The area is presumed to have been formed over thousands of years of erosion and development.[8] The granite-like rocks seen all over the reserve are the creation of magma that rose to the surface in prehistoric times, forming these layers of rocks from sediment already deposited in the area.[8] The reserve is in close proximity to the coast and the Indian Ocean, which has seen rising sea levels over the years. The Palmiet River seen in the reserve has cut into the plains as a result of rising sea levels and is seen this way today.[8]

History[edit]

The Palmiet Nature Reserve has a history dating back to its formation during prehistoric time, but a more recent history of about 200 years.[9] The reserve was found to have a large amount of the plant Palmiet present in the area, which led to the name Palmiet Nature Reserve at its founding in September of 1972.[10] Recent archeological evidence of the area has found an abundance of iron tools and artifacts dating back about a thousand years, suggesting the inhabitance of those who lived during the Stone Age.[10] The first German families who migrated to the area were very familiar with the Palmiet Valley, using this path to travel to church or visit other German settlers nearby.[9] The use of this path in turn became the starting point of the trail that leads into the nature reserve of Palmiet Valley.[9] The reserve itself is now home to a very diverse number of wildlife species and habitats, including but not limited to hundreds of bird species, hundreds of tree species, as well as an abundance of reptiles and mammals.[10] The preservation and care-taking of the reserve is extremely important to maintain the biodiversity seen in this area.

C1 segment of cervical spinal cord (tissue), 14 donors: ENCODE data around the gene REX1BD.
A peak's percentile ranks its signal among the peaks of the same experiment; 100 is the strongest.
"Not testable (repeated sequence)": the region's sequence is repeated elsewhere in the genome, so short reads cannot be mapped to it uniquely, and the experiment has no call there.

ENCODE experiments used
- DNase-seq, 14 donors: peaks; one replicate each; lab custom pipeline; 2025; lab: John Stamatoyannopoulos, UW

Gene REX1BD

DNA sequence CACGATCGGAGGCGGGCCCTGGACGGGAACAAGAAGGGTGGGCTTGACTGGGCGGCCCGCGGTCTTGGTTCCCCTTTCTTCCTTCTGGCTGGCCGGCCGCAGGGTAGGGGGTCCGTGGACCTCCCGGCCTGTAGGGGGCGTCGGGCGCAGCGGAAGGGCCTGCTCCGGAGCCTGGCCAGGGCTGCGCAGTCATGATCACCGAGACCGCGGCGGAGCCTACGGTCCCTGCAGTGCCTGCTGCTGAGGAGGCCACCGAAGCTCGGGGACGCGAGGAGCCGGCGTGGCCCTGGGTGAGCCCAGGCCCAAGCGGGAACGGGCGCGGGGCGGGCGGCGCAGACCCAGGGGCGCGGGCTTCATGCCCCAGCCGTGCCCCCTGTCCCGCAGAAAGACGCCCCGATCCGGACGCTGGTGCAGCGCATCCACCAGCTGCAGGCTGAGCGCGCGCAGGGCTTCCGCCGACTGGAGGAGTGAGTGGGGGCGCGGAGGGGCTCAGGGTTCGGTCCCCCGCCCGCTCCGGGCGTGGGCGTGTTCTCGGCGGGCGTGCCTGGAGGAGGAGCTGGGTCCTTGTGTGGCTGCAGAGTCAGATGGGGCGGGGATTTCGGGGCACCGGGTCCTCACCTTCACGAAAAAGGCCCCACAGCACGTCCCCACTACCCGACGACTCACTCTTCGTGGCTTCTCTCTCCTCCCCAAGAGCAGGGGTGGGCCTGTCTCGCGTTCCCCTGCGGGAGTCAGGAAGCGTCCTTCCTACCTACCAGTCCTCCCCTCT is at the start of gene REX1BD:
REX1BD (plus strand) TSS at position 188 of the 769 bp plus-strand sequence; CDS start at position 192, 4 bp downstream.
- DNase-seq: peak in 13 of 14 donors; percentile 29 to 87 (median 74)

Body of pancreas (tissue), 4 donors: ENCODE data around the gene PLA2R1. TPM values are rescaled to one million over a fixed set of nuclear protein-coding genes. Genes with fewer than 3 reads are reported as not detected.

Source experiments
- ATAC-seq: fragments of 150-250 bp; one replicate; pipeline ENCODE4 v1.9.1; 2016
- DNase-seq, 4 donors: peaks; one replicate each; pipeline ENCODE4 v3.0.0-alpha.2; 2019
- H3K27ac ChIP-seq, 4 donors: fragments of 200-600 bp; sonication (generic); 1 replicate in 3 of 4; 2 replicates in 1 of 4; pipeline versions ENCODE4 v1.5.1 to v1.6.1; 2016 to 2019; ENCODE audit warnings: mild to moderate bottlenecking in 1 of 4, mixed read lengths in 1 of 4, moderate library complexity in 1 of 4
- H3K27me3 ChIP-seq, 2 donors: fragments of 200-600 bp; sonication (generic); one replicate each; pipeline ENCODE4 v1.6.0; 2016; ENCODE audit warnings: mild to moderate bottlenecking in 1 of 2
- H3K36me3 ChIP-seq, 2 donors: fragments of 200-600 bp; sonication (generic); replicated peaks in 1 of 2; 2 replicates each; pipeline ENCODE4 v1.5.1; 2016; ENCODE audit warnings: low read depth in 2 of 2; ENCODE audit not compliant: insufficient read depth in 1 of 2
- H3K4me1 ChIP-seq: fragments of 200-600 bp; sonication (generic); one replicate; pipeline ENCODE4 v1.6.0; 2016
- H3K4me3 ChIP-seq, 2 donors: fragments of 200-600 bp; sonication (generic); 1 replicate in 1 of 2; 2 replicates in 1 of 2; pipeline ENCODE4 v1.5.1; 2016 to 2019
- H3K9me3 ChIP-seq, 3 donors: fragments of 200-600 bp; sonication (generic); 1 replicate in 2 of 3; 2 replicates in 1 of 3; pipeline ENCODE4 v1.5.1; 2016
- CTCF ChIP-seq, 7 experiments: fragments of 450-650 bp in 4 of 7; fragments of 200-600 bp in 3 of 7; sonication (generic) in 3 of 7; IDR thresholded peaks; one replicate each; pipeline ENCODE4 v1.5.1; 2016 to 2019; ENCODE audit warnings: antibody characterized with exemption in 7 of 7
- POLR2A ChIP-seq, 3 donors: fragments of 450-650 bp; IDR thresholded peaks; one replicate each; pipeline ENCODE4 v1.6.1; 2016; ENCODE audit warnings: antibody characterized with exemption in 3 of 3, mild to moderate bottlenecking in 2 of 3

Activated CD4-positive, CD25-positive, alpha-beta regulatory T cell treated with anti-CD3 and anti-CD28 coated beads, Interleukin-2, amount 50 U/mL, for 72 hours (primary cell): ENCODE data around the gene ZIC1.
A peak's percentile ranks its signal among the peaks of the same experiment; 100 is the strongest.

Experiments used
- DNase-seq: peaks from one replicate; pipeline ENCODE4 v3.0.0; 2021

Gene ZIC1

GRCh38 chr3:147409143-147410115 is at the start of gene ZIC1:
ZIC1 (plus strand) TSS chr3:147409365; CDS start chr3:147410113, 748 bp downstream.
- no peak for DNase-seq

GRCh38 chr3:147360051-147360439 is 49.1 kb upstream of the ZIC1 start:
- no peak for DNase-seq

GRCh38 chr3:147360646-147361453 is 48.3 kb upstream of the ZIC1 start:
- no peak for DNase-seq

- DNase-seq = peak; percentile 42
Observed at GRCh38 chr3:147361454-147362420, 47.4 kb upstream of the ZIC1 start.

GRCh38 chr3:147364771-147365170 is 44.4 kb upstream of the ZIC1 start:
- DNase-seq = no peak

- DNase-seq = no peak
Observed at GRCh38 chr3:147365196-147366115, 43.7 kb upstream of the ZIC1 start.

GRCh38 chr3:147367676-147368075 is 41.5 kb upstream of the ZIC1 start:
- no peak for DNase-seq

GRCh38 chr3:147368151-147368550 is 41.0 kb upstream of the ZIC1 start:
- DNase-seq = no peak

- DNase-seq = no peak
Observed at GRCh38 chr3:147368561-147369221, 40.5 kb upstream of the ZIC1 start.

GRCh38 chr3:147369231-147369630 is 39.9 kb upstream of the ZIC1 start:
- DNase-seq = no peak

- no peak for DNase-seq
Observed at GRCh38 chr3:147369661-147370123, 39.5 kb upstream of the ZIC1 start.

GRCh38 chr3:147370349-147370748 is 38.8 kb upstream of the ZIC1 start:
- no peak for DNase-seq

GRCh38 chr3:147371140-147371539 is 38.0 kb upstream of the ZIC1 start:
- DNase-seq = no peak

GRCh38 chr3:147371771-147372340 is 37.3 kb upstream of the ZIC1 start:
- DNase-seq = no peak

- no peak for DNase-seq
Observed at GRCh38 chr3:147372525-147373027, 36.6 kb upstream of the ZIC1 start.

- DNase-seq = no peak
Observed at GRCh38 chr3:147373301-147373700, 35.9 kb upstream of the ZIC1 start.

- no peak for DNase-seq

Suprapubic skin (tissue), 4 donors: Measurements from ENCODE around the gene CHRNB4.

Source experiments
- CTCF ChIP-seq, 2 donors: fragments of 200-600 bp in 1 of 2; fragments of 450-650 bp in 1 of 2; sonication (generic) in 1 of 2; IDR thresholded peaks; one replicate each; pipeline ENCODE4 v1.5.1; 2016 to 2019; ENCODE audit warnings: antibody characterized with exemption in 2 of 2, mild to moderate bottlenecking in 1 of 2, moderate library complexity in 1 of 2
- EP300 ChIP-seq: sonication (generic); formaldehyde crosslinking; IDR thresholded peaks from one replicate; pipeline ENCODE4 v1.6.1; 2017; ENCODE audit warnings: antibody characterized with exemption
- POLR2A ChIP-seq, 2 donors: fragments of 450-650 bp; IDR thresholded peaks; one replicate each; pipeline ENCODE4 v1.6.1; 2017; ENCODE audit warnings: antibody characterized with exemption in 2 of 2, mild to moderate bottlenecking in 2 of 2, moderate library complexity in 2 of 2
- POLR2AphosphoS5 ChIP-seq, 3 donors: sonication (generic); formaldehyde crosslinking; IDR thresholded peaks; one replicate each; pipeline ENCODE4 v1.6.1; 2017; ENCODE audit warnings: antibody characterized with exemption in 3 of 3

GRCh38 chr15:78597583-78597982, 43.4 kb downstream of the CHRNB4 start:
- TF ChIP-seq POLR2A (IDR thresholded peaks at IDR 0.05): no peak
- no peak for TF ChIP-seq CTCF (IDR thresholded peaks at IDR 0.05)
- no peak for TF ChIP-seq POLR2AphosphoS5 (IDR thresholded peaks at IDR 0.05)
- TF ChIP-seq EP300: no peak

Species Interactions[edit]